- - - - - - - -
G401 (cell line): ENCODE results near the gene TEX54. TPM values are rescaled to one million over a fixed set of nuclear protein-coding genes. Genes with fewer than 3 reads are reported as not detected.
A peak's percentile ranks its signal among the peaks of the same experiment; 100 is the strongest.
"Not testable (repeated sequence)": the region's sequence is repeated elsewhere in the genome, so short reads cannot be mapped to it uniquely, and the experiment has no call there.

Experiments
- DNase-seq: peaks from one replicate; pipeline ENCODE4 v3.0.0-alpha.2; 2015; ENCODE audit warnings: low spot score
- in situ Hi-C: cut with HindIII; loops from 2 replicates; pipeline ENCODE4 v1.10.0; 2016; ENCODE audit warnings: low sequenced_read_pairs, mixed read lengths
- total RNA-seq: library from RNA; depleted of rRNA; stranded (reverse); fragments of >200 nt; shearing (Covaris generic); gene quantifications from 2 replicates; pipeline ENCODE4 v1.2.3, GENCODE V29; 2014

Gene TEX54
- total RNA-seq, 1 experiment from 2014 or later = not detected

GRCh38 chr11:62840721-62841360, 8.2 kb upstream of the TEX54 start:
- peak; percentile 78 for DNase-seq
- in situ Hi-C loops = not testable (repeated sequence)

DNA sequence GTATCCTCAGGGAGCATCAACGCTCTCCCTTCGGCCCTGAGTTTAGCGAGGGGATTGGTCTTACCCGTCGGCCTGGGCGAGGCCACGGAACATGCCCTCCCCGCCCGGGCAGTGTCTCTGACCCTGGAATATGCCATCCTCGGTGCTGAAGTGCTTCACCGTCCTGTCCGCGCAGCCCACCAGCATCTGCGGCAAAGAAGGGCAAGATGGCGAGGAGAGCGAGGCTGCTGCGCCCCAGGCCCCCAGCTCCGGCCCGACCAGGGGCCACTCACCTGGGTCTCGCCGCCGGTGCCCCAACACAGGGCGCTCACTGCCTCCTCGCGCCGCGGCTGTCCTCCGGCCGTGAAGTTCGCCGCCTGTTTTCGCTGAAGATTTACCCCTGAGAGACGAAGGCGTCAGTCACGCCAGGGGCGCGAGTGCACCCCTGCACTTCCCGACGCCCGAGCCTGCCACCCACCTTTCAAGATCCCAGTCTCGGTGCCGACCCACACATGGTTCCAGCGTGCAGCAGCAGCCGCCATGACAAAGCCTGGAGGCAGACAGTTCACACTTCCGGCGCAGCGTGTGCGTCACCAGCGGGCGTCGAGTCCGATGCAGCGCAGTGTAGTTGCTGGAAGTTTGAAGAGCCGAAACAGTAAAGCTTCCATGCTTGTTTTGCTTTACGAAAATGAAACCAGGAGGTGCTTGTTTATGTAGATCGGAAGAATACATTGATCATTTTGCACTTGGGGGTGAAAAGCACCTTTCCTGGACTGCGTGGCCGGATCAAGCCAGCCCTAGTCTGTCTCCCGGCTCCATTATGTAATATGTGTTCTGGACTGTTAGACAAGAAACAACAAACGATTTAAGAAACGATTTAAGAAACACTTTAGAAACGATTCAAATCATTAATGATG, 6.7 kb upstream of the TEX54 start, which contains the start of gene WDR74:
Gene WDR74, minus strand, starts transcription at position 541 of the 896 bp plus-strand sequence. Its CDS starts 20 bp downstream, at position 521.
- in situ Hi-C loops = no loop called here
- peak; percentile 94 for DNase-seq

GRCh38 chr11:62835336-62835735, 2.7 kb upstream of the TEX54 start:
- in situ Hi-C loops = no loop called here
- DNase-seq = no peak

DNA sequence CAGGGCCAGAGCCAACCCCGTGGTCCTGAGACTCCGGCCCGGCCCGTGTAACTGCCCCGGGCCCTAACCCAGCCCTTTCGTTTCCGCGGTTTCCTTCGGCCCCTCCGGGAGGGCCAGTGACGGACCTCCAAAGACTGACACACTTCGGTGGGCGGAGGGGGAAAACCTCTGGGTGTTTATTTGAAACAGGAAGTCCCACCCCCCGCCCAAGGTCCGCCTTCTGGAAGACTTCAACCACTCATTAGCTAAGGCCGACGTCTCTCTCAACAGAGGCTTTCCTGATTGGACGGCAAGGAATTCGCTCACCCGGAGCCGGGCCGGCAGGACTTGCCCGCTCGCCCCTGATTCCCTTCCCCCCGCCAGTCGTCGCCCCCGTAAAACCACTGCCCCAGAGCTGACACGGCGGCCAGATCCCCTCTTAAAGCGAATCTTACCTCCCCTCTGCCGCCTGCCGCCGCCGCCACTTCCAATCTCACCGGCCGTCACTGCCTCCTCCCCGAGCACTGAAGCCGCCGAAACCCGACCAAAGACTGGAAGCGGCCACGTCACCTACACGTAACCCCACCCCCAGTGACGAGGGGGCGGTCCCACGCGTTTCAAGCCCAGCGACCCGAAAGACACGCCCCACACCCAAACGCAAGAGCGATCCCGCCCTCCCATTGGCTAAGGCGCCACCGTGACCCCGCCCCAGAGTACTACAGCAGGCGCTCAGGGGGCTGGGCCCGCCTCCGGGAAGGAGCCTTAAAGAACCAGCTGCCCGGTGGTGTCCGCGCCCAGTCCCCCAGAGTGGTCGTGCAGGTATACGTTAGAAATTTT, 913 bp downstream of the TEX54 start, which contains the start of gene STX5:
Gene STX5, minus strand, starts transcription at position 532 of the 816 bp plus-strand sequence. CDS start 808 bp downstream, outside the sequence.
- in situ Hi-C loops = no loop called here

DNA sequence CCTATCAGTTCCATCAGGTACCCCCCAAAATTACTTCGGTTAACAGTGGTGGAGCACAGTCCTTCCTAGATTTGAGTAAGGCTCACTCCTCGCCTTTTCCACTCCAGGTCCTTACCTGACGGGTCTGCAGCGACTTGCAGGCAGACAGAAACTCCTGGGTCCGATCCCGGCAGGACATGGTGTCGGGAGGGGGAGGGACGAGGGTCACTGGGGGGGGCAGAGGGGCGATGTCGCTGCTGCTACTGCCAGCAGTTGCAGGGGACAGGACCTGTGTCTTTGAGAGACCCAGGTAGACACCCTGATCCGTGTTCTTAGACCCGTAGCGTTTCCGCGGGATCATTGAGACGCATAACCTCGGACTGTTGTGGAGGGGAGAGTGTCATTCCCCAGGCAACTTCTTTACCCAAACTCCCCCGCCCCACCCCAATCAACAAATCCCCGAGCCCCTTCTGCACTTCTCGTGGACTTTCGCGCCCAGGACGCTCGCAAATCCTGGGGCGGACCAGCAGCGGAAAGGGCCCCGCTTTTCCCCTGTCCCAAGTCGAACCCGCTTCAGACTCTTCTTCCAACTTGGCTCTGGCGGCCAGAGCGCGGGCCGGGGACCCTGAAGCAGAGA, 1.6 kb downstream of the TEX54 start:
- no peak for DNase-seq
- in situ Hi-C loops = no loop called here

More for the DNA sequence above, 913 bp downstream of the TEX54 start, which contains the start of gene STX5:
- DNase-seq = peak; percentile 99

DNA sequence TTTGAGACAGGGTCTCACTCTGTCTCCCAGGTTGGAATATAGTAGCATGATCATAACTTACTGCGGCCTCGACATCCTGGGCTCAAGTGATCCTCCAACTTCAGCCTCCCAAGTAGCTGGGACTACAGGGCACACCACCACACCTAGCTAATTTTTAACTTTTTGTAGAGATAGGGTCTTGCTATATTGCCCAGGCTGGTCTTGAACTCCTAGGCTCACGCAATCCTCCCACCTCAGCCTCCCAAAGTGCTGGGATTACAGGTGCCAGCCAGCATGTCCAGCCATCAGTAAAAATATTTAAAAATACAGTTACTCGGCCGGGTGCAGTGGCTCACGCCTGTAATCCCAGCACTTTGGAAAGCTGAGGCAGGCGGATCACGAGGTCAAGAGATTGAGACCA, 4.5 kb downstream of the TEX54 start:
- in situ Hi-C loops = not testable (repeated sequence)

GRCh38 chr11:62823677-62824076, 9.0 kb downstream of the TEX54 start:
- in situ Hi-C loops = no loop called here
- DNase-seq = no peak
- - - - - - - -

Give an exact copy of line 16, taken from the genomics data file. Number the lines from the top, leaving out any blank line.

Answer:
- peak; percentile 94 for DNase-seq